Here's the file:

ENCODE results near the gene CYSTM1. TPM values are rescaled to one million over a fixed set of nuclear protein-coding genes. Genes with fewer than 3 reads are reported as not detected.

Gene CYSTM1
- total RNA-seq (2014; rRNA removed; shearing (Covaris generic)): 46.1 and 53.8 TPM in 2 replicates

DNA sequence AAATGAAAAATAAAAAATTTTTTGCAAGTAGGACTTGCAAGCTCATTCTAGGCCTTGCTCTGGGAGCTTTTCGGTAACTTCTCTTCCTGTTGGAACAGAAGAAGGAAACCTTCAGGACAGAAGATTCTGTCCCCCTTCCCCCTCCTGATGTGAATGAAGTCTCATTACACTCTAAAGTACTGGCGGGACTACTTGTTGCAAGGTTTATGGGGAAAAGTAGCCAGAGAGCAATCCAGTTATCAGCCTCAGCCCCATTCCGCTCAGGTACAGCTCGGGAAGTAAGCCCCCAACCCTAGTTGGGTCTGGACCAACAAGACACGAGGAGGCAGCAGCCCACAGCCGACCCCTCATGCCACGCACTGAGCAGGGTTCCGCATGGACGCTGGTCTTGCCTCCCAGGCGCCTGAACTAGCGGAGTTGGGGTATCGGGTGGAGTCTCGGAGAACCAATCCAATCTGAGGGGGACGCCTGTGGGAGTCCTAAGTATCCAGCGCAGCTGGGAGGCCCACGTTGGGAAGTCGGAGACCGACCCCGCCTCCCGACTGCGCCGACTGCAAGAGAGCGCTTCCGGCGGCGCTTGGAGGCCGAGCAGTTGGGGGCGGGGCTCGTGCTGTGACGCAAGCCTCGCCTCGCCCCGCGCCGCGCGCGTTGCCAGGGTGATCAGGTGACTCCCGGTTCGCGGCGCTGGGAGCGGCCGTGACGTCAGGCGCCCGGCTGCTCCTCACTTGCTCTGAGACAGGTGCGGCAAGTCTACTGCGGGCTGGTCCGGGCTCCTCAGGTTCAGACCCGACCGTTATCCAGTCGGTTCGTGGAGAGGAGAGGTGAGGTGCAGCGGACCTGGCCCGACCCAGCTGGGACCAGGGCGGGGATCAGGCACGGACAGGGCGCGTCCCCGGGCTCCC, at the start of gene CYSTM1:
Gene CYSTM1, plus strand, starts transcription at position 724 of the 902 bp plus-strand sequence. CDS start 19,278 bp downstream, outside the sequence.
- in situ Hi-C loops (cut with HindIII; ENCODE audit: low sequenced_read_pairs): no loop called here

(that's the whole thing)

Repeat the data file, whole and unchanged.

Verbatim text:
ENCODE results near the gene CYSTM1. TPM values are rescaled to one million over a fixed set of nuclear protein-coding genes. Genes with fewer than 3 reads are reported as not detected.

Gene CYSTM1
- total RNA-seq (2014; rRNA removed; shearing (Covaris generic)): 46.1 and 53.8 TPM in 2 replicates

DNA sequence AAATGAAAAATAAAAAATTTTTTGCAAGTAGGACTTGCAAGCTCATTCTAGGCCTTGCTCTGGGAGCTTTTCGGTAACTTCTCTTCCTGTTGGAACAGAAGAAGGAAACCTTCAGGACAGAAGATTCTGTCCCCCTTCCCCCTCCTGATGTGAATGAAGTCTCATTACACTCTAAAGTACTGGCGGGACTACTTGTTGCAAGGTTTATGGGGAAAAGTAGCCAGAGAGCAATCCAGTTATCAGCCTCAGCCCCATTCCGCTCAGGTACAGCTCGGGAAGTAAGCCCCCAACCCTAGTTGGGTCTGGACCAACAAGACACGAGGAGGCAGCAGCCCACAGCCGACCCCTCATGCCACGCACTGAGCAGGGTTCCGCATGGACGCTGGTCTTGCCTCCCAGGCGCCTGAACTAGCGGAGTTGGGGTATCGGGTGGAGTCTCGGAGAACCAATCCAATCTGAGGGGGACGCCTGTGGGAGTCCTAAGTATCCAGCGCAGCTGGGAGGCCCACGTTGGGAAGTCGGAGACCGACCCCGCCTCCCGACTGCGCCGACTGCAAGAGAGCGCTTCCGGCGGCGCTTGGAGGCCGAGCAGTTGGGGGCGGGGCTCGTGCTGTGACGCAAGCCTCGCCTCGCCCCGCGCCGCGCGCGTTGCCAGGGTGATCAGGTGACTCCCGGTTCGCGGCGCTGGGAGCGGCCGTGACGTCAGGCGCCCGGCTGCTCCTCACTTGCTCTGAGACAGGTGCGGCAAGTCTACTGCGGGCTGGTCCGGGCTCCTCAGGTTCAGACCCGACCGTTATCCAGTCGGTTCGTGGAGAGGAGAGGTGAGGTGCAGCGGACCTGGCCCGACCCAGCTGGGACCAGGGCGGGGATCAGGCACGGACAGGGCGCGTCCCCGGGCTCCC, at the start of gene CYSTM1:
Gene CYSTM1, plus strand, starts transcription at position 724 of the 902 bp plus-strand sequence. CDS start 19,278 bp downstream, outside the sequence.
- in situ Hi-C loops (cut with HindIII; ENCODE audit: low sequenced_read_pairs): no loop called here